Asked by Shaun Davies
Even if we were able to send a spacecraft into a position to take a bird’s-eye picture of our galaxy, we still wouldn’t be able to see its black hole.
Sagittarius A* is a very bright and compact radio source. It is believed to be a supermassive black hole – something we think is at the centre of most galaxies. By definition we can only ever indirectly view a black hole as no visible light is emitted from them – only wavelengths, which are invisible to the human eye such as those in radio and X-ray wavelengths. On top of this, a spacecraft would have to travel an unimaginable distance above the Milky Way to give us a bird’s-eye view. So, for now, we are only able to peer through the dust at the centre of our host galaxy with today’s telescopes.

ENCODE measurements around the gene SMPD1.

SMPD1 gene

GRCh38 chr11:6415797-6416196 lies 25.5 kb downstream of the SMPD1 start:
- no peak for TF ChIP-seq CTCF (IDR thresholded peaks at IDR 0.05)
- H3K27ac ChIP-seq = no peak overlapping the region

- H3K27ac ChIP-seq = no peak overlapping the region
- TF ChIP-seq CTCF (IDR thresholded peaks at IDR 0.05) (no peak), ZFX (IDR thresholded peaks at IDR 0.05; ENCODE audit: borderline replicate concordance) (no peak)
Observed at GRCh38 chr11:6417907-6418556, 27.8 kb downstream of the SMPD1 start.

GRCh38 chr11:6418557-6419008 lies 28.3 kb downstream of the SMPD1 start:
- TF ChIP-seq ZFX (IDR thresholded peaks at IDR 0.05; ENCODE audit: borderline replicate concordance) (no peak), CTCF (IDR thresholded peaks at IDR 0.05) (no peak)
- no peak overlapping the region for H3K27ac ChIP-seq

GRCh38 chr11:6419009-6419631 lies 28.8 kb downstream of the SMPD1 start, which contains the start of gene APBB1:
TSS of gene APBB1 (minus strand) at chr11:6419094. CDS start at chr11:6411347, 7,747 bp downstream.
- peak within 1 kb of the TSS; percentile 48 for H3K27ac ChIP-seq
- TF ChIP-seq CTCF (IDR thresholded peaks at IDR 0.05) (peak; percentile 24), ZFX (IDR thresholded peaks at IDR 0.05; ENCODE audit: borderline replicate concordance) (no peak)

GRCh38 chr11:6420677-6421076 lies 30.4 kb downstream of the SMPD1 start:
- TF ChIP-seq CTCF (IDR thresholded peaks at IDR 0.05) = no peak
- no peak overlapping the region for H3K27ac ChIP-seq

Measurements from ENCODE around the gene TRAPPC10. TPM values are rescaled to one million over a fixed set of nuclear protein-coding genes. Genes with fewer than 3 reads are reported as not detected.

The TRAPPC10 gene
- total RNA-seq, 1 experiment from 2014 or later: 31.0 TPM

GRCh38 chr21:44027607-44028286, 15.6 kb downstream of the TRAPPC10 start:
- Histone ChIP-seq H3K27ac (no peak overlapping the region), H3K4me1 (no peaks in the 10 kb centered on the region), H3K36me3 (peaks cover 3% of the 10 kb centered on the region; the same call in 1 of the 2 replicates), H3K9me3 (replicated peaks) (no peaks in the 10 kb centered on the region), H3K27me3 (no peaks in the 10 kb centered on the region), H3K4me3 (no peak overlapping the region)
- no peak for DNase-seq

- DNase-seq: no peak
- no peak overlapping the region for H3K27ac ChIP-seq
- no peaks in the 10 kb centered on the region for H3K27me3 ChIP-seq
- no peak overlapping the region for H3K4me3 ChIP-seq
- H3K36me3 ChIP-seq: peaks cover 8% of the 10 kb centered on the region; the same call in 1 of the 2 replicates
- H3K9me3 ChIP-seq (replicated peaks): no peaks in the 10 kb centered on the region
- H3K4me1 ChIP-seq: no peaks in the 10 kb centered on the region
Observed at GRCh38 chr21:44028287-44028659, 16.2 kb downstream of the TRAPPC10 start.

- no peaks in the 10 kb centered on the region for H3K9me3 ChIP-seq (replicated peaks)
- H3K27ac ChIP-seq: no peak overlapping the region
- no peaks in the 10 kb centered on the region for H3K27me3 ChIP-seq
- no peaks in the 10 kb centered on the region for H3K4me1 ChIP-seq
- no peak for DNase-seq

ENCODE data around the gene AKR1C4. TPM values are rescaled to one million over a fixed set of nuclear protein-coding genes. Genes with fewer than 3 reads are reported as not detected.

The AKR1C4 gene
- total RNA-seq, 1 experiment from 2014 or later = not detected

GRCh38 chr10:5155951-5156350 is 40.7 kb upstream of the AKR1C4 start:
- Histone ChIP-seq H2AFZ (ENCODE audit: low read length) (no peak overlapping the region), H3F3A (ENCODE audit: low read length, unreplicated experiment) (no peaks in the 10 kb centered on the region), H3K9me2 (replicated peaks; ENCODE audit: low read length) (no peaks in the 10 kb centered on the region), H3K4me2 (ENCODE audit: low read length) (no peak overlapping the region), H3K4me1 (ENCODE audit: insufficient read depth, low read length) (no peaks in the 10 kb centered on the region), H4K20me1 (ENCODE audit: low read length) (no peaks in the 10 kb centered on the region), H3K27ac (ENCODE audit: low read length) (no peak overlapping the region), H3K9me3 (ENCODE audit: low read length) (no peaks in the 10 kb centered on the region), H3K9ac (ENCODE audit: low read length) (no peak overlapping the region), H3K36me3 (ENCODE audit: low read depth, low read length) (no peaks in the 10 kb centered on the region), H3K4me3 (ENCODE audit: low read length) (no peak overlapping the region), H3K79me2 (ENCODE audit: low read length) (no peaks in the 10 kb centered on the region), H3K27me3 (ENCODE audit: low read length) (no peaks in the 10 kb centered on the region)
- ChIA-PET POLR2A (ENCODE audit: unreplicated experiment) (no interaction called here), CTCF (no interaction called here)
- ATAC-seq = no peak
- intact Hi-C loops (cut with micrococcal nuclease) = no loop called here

Answered by Josh Barker from the National Space Centre
Got a question for us? Send it into [email protected] and you could see it featured in All About Space – available every month for just £3.99. Alternatively you can subscribe here for a fraction of the price!